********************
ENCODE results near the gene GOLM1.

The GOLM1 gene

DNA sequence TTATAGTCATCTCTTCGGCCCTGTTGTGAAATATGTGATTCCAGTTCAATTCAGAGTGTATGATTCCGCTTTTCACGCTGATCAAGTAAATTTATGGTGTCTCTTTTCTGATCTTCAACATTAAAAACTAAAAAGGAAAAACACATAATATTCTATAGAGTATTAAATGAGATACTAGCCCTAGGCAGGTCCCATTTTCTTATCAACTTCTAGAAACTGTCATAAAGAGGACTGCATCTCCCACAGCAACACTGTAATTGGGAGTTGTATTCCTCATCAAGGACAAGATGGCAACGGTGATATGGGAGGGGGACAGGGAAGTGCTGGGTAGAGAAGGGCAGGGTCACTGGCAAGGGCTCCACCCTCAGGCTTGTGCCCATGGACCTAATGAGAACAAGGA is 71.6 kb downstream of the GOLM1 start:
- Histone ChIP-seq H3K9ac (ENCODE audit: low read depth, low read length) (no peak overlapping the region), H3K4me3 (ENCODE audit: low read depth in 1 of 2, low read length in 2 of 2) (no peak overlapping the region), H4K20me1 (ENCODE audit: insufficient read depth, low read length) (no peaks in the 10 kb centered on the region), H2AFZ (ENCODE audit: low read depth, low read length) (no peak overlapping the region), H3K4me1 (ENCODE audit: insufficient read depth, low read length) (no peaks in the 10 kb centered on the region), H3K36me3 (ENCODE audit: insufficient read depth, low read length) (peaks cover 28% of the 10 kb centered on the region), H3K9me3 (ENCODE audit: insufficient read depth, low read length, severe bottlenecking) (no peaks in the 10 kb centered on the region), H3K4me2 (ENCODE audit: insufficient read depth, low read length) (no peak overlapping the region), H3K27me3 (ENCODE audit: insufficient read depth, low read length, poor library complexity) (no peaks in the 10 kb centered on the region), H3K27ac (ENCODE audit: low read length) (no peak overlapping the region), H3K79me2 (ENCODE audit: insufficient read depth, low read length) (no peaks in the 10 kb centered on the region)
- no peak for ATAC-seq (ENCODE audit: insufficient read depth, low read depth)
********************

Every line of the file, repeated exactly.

ENCODE results near the gene GOLM1.

The GOLM1 gene

DNA sequence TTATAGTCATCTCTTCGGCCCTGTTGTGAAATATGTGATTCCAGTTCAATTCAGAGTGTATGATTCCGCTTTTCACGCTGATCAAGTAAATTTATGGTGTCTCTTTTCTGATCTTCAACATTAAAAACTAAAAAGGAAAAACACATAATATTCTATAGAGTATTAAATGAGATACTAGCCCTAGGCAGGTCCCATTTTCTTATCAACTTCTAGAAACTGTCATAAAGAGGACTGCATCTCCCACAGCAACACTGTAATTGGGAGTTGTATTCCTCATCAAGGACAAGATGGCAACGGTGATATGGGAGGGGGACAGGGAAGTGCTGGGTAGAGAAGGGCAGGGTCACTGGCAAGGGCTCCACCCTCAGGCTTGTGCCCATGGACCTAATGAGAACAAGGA is 71.6 kb downstream of the GOLM1 start:
- Histone ChIP-seq H3K9ac (ENCODE audit: low read depth, low read length) (no peak overlapping the region), H3K4me3 (ENCODE audit: low read depth in 1 of 2, low read length in 2 of 2) (no peak overlapping the region), H4K20me1 (ENCODE audit: insufficient read depth, low read length) (no peaks in the 10 kb centered on the region), H2AFZ (ENCODE audit: low read depth, low read length) (no peak overlapping the region), H3K4me1 (ENCODE audit: insufficient read depth, low read length) (no peaks in the 10 kb centered on the region), H3K36me3 (ENCODE audit: insufficient read depth, low read length) (peaks cover 28% of the 10 kb centered on the region), H3K9me3 (ENCODE audit: insufficient read depth, low read length, severe bottlenecking) (no peaks in the 10 kb centered on the region), H3K4me2 (ENCODE audit: insufficient read depth, low read length) (no peak overlapping the region), H3K27me3 (ENCODE audit: insufficient read depth, low read length, poor library complexity) (no peaks in the 10 kb centered on the region), H3K27ac (ENCODE audit: low read length) (no peak overlapping the region), H3K79me2 (ENCODE audit: insufficient read depth, low read length) (no peaks in the 10 kb centered on the region)
- no peak for ATAC-seq (ENCODE audit: insufficient read depth, low read depth)